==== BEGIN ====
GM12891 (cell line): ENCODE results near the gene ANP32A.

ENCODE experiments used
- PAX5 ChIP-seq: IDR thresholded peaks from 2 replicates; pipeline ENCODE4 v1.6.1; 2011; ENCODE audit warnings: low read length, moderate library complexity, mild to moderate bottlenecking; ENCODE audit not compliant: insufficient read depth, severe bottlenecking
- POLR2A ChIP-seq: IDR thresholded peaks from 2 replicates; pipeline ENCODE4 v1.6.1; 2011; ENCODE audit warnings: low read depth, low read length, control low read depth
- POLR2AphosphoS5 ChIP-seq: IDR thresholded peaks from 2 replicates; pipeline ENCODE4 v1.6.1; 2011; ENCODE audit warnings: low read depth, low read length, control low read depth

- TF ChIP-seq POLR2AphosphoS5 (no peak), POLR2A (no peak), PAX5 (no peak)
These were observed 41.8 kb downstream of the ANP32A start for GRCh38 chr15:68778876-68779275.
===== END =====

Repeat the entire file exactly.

GM12891 (cell line): ENCODE results near the gene ANP32A.

ENCODE experiments used
- PAX5 ChIP-seq: IDR thresholded peaks from 2 replicates; pipeline ENCODE4 v1.6.1; 2011; ENCODE audit warnings: low read length, moderate library complexity, mild to moderate bottlenecking; ENCODE audit not compliant: insufficient read depth, severe bottlenecking
- POLR2A ChIP-seq: IDR thresholded peaks from 2 replicates; pipeline ENCODE4 v1.6.1; 2011; ENCODE audit warnings: low read depth, low read length, control low read depth
- POLR2AphosphoS5 ChIP-seq: IDR thresholded peaks from 2 replicates; pipeline ENCODE4 v1.6.1; 2011; ENCODE audit warnings: low read depth, low read length, control low read depth

- TF ChIP-seq POLR2AphosphoS5 (no peak), POLR2A (no peak), PAX5 (no peak)
These were observed 41.8 kb downstream of the ANP32A start for GRCh38 chr15:68778876-68779275.